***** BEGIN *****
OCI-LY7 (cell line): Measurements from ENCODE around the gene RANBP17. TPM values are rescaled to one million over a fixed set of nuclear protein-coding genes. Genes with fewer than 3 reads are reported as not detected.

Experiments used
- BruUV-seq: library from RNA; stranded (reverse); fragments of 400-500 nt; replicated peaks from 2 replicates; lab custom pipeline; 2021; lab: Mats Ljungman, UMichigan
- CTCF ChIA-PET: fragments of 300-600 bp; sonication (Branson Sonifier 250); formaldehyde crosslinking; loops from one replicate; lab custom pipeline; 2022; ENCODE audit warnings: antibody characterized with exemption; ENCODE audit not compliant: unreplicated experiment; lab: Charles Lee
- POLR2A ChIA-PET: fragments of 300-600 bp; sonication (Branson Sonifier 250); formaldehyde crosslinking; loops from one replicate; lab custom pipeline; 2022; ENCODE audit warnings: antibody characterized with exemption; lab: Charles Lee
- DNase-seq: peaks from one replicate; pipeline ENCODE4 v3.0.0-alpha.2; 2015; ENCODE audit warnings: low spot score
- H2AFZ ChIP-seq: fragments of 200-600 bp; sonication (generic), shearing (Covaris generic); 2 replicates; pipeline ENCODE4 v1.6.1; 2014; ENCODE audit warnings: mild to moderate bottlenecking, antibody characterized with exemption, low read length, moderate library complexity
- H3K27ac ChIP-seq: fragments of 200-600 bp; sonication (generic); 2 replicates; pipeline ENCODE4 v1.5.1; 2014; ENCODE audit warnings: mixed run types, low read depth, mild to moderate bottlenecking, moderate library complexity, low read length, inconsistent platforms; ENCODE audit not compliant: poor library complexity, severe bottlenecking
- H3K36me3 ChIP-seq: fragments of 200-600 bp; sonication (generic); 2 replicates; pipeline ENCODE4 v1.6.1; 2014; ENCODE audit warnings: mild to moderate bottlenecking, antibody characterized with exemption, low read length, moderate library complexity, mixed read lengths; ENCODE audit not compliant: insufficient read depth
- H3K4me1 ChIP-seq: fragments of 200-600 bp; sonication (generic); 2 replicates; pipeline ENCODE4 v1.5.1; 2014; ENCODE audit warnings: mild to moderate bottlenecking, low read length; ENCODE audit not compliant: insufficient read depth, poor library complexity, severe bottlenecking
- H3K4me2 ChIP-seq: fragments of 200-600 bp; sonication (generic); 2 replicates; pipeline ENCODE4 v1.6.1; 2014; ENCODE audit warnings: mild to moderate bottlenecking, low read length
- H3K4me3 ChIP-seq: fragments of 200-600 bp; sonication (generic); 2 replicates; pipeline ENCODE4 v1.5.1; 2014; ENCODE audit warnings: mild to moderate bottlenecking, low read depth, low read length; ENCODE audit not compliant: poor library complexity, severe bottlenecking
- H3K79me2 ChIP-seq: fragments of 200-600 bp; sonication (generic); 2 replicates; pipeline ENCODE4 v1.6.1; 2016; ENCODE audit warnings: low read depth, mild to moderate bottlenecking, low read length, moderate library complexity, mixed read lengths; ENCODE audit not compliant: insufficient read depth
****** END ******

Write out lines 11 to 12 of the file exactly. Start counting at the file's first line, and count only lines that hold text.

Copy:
- H3K4me2 ChIP-seq: fragments of 200-600 bp; sonication (generic); 2 replicates; pipeline ENCODE4 v1.6.1; 2014; ENCODE audit warnings: mild to moderate bottlenecking, low read length
- H3K4me3 ChIP-seq: fragments of 200-600 bp; sonication (generic); 2 replicates; pipeline ENCODE4 v1.5.1; 2014; ENCODE audit warnings: mild to moderate bottlenecking, low read depth, low read length; ENCODE audit not compliant: poor library complexity, severe bottlenecking